From Baby to Adulthood - The Influence of A Mother-to-be

by Rathi Manohar on  November 2, 2010 at 10:07 PM Child Health News   - G J E 4
The effects on a baby's health by the mother's activities and emotions during pregnancy would carry on right into adulthood, reveal new studies.
From Baby to Adulthood - The Influence of A Mother-to-be
From Baby to Adulthood - The Influence of A Mother-to-be

The food and drink she consumes, the emotions and stresses she feels, the exercise she takes, and even the job she does - is shared in some fashion with her unborn child.

Project Viva, a Harvard Medical School study of 2,670 pregnant women, which began in 1999, has made some remarkable discoveries.

A mother's diet affects the chances of her baby's obesity - and this relationship persists into the child's adolescent years, reports the Daily Mail.

Stephanie Bayol and her colleagues at the Royal Veterinary College, in London, found that offspring of pregnant mums who were fed junk food were 95 per cent more likely to overeat than those whose mothers had eaten healthy food.

Another experiment showed that children of pregnant women who were fed carrot juice in the third trimester were more likely to like the taste of carrot-flavoured cereal than those who did not.

Sadly the same is true for opposite effects.

Mothers who conceived during the Nazis' starvation of the Netherlands in 1944 survived on just 400-to-800 calories a day, increasing their babies' risk for heart diseases and diabetes.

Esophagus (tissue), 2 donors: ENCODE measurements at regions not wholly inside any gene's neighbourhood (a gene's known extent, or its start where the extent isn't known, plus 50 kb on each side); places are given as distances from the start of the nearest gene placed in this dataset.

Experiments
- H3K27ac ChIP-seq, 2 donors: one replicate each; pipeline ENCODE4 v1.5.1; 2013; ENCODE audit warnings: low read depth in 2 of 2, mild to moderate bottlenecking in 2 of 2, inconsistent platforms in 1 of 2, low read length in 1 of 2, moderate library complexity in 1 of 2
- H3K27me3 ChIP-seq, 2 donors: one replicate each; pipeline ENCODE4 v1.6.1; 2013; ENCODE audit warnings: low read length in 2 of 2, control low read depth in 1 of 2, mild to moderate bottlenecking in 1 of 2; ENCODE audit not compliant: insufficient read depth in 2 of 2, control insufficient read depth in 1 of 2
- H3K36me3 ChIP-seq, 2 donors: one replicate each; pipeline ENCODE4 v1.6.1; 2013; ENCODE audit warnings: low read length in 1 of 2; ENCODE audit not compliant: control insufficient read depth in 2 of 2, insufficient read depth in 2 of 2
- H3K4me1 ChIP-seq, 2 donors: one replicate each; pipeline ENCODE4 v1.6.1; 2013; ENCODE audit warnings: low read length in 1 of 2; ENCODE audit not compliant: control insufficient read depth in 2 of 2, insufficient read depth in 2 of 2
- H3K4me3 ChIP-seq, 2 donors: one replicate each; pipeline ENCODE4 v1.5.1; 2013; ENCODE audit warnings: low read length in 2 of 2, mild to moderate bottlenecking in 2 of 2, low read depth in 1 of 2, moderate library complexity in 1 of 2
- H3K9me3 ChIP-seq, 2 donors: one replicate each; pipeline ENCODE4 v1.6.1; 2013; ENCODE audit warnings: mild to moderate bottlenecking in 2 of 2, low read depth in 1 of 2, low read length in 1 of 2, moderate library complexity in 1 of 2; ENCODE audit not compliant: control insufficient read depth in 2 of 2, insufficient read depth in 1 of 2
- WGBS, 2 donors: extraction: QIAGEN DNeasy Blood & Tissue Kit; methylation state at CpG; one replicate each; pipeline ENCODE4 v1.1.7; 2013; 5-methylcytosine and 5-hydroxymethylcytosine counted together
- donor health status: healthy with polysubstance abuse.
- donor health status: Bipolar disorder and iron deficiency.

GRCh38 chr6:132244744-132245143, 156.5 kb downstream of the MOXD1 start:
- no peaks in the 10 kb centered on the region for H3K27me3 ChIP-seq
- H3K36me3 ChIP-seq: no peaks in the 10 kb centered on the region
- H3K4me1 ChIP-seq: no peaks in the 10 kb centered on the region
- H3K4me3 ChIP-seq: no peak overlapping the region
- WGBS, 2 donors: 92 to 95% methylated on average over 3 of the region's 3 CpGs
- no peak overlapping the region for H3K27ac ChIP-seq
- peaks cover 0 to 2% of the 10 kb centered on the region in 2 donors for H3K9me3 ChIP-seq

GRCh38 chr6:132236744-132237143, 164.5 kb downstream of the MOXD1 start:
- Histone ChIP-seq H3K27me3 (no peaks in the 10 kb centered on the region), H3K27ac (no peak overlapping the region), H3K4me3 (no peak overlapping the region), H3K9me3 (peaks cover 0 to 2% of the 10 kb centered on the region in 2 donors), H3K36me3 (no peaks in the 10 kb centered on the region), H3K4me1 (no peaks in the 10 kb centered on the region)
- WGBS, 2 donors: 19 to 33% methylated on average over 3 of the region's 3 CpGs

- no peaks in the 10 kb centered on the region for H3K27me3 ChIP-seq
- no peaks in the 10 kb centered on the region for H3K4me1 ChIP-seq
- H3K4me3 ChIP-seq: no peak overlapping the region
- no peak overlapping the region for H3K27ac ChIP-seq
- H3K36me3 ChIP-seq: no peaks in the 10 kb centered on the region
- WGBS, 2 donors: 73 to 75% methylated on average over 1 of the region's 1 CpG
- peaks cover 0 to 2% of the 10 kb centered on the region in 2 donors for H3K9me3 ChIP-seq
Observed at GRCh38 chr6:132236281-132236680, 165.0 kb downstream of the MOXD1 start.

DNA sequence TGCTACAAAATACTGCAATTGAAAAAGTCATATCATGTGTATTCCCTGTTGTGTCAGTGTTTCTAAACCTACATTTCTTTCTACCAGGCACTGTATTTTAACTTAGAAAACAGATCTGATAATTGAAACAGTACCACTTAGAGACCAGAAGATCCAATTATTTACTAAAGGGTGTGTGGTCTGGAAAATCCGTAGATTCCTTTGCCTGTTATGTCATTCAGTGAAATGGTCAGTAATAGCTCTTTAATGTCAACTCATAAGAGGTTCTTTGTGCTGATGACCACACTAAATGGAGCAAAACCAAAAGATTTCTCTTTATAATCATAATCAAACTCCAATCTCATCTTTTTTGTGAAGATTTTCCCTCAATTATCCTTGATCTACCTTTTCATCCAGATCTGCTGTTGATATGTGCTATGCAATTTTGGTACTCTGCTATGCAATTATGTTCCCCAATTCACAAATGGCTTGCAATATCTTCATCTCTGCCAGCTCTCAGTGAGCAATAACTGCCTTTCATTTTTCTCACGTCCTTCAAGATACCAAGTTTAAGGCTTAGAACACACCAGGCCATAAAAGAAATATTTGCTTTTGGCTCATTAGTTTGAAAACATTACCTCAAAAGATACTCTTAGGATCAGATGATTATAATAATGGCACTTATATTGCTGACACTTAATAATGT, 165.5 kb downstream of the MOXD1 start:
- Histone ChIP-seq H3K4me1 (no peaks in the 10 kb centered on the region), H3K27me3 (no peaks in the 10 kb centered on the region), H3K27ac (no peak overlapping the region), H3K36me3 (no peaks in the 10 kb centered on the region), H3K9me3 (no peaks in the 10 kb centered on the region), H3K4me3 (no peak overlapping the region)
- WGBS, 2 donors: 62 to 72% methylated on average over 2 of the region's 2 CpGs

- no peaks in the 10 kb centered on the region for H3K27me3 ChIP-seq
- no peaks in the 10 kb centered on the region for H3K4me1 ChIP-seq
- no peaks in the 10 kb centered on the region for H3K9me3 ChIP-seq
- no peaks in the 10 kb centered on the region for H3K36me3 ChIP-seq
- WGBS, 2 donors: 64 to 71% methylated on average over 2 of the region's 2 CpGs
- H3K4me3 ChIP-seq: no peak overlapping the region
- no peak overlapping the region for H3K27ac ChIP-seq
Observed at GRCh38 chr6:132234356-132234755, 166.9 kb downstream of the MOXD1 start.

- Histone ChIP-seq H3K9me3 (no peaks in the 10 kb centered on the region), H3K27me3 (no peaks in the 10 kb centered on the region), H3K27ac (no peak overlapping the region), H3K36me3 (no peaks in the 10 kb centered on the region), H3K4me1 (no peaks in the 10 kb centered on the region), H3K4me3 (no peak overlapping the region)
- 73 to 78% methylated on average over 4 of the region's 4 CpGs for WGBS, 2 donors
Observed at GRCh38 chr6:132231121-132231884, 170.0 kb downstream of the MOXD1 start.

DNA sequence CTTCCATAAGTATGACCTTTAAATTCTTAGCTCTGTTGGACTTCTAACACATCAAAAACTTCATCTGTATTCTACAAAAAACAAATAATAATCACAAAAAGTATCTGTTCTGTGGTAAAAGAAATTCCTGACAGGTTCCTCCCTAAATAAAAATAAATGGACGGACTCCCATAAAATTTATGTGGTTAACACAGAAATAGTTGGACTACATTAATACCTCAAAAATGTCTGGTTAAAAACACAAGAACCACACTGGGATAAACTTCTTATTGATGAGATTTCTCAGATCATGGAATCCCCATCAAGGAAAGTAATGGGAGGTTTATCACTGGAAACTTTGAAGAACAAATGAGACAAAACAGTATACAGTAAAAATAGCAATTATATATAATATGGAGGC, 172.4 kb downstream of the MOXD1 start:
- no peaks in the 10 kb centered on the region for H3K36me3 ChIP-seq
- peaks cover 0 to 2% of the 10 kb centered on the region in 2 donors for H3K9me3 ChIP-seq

Studies have also shown that how a mother's psychology can actually affect a baby.

Researchers at Columbia University, in the U.S., asked pregnant mothers to take intelligence tests while their unborn babies were scanned. All the mothers' heart rates went up as they tried to pass the tests. In women who were depressed or anxious, their foetuses' heart rates also rose.

"That difference suggests that these foetuses are already more sensitive to stress. It could be that the foetuses' nervous systems are already being shaped by their mothers' emotional states," said Professor Caroline Monk.

Source: ANI

Post your Comments

Comments should be on the topic and should not be abusive. The editorial team reserves the right to review and moderate the comments posted on the site.
User Avatar
* Your comment can be maximum of 2500 characters
Notify me when reply is posted I agree to the terms and conditions

You May Also Like

View All